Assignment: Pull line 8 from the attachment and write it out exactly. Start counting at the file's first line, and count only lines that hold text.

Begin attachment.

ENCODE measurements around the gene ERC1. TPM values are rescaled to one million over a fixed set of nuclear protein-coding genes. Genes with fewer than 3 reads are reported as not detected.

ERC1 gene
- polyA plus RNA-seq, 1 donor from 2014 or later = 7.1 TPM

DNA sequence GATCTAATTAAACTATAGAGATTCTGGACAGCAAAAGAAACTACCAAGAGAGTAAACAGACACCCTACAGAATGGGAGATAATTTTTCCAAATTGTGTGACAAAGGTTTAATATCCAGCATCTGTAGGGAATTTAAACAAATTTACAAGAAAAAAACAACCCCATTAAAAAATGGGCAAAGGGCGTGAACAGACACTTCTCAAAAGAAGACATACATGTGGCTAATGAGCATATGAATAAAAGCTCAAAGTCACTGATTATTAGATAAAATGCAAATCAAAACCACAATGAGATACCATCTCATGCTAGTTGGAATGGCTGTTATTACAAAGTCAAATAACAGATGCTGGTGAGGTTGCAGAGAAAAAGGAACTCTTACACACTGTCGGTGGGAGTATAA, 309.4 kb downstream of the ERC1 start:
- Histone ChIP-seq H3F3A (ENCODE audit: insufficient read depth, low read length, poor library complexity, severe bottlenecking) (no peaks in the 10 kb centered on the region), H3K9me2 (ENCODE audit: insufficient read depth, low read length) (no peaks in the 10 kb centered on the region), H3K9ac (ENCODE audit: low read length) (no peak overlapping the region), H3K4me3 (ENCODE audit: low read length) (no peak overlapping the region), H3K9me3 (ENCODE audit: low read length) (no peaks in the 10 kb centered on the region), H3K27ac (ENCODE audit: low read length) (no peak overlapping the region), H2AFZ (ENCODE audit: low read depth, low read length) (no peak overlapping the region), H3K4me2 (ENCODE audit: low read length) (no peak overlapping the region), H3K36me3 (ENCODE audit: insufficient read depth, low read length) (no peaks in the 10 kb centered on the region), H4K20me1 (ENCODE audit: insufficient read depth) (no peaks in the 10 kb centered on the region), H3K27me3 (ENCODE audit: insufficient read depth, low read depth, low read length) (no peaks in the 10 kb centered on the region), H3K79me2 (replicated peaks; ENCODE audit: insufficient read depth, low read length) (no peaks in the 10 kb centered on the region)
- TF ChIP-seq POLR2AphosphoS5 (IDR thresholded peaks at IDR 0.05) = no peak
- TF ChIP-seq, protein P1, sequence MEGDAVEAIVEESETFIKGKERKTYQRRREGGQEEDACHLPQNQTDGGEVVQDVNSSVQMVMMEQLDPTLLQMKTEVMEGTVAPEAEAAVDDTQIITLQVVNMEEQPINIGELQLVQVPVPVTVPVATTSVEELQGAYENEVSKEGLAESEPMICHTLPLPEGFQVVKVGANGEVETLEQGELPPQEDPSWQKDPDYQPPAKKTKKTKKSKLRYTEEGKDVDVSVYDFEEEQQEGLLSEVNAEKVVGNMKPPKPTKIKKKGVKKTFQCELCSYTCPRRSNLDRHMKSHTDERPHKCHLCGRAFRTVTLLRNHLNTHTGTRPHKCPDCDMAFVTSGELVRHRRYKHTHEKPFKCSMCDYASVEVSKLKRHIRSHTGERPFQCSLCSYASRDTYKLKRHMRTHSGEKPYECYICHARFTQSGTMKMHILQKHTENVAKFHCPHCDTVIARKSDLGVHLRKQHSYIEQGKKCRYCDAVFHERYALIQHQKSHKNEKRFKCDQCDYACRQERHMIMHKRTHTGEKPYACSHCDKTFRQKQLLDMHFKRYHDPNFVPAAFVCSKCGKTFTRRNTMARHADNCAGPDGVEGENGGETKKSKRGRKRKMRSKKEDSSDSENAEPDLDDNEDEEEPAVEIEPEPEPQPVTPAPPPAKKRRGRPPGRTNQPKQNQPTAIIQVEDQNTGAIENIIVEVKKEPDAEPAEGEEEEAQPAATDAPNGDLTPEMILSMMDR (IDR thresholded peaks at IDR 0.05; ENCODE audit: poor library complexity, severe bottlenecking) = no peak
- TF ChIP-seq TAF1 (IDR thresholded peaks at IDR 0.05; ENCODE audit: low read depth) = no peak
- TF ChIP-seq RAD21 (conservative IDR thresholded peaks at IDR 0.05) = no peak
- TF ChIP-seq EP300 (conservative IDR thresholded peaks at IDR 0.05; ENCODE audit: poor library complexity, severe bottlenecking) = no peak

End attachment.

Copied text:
- TF ChIP-seq TAF1 (IDR thresholded peaks at IDR 0.05; ENCODE audit: low read depth) = no peak